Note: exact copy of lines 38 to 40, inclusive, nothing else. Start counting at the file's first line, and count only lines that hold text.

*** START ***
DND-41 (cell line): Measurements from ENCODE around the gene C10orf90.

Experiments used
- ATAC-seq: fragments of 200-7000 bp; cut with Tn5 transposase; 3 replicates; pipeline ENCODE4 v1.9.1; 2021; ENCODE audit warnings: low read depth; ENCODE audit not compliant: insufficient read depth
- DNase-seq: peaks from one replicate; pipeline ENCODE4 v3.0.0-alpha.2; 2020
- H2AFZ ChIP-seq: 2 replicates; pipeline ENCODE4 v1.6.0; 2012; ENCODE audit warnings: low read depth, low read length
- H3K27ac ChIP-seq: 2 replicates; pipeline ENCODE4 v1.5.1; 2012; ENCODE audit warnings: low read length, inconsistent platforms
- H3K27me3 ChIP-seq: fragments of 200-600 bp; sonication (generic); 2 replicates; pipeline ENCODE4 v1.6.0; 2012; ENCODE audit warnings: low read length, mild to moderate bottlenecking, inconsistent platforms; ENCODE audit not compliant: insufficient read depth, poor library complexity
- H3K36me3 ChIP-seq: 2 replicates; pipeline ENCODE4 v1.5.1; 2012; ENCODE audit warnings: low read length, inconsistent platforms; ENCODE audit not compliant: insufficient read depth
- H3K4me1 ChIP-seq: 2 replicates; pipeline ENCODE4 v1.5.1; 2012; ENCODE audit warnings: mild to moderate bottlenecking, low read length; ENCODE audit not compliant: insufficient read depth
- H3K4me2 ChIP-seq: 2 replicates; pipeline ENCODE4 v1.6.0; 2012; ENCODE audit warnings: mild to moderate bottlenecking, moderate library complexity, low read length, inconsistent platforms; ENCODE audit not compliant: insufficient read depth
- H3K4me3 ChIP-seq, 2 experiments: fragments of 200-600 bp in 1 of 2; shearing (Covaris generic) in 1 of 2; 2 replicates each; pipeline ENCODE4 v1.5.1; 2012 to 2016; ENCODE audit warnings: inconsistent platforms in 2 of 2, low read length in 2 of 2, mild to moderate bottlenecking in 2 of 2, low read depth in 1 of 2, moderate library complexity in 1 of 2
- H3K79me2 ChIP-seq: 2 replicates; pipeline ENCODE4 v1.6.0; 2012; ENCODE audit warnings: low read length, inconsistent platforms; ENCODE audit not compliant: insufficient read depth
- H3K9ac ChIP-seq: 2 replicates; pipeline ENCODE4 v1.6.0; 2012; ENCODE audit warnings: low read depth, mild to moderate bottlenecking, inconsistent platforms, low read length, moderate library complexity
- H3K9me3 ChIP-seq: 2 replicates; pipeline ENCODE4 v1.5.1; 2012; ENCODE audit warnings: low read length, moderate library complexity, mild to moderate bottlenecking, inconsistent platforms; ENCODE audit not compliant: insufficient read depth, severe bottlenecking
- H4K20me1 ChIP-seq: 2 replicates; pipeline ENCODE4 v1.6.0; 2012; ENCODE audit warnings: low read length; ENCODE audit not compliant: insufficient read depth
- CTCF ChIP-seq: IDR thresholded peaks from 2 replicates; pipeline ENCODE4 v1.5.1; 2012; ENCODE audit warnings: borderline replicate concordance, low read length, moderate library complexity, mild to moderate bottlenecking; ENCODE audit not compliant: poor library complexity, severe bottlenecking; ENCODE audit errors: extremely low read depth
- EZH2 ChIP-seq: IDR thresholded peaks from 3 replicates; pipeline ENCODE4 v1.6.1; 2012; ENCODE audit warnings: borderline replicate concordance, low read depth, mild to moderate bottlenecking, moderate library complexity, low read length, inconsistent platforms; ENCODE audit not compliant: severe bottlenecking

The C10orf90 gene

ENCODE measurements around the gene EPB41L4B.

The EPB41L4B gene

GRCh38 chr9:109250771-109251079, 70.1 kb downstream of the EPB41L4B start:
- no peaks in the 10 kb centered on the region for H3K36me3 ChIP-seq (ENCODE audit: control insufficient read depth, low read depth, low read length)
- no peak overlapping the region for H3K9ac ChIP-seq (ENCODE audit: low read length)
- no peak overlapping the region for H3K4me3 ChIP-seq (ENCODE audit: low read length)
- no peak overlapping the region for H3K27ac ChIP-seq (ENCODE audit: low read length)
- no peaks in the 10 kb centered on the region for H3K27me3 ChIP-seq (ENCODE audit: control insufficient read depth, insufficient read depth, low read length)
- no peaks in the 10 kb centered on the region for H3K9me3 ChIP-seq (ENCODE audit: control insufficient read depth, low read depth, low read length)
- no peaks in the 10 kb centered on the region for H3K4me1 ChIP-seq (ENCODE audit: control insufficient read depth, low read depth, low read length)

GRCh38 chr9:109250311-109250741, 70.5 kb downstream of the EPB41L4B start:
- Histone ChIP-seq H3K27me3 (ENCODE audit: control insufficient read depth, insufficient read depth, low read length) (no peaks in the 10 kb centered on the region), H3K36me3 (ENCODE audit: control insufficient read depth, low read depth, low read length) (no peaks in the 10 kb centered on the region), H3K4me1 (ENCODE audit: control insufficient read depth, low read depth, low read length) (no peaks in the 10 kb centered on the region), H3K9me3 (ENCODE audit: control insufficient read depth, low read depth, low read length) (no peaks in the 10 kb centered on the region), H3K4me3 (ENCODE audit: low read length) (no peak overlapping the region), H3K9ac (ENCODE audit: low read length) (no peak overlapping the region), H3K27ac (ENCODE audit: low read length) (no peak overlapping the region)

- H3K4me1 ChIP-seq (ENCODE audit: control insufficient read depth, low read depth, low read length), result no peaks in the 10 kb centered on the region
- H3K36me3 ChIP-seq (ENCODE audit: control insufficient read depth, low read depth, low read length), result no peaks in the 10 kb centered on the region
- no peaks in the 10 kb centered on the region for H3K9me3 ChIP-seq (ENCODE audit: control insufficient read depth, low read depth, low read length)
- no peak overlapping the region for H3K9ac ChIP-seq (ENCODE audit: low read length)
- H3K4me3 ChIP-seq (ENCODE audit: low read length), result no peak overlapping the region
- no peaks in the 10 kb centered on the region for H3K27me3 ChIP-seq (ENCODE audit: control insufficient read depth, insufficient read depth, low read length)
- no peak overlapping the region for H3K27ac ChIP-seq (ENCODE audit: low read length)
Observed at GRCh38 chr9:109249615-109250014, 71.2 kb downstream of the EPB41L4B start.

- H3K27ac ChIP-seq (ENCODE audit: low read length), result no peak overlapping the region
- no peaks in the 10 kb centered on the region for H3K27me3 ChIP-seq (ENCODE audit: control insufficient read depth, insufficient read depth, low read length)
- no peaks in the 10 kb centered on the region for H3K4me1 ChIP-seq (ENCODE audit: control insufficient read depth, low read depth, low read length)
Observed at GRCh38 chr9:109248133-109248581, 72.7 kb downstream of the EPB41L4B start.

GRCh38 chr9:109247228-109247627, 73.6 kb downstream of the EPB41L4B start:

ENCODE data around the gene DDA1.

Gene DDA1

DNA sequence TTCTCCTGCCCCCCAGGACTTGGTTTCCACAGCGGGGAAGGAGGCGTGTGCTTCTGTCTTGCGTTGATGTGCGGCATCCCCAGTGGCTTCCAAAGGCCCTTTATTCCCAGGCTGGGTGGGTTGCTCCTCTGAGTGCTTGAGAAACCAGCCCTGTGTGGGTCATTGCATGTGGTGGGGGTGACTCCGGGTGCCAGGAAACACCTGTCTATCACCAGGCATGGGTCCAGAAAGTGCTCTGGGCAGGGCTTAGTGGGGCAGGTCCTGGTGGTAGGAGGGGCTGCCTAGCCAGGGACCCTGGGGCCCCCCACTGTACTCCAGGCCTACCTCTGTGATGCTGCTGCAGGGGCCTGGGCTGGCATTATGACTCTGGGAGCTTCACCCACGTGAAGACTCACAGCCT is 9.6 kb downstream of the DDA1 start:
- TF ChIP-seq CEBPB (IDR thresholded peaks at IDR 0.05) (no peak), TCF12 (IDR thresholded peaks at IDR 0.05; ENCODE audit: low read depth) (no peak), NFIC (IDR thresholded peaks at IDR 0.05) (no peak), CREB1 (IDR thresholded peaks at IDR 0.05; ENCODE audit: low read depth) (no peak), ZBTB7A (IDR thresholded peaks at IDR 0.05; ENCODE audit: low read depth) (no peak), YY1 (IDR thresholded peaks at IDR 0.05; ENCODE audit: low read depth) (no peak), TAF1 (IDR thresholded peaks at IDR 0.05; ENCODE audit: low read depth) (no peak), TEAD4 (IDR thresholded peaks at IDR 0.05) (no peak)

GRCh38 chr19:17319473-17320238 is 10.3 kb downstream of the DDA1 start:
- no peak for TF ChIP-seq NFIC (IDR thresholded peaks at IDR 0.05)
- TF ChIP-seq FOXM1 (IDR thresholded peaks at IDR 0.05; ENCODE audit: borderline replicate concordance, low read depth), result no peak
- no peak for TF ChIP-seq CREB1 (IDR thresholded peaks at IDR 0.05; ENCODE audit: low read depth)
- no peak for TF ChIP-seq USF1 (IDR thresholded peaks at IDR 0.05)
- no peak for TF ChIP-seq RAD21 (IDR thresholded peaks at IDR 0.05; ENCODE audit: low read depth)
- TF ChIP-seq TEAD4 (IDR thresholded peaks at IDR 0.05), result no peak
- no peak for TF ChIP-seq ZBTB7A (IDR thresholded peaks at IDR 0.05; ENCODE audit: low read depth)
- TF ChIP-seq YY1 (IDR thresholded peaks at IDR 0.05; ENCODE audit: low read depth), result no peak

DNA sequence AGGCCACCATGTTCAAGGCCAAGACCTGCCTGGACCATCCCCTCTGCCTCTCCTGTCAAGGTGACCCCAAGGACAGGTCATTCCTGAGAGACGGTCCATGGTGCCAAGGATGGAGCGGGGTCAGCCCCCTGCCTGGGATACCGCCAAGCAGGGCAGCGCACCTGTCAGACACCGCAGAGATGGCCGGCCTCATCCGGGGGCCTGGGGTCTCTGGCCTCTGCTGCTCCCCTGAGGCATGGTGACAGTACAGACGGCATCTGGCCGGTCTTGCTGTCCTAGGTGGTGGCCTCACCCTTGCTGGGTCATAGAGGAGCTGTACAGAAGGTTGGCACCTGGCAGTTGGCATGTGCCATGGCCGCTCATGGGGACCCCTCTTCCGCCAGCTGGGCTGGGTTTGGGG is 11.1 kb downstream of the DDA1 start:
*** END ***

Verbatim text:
Observed at GRCh38 chr9:109249615-109250014, 71.2 kb downstream of the EPB41L4B start.

- H3K27ac ChIP-seq (ENCODE audit: low read length), result no peak overlapping the region
- no peaks in the 10 kb centered on the region for H3K27me3 ChIP-seq (ENCODE audit: control insufficient read depth, insufficient read depth, low read length)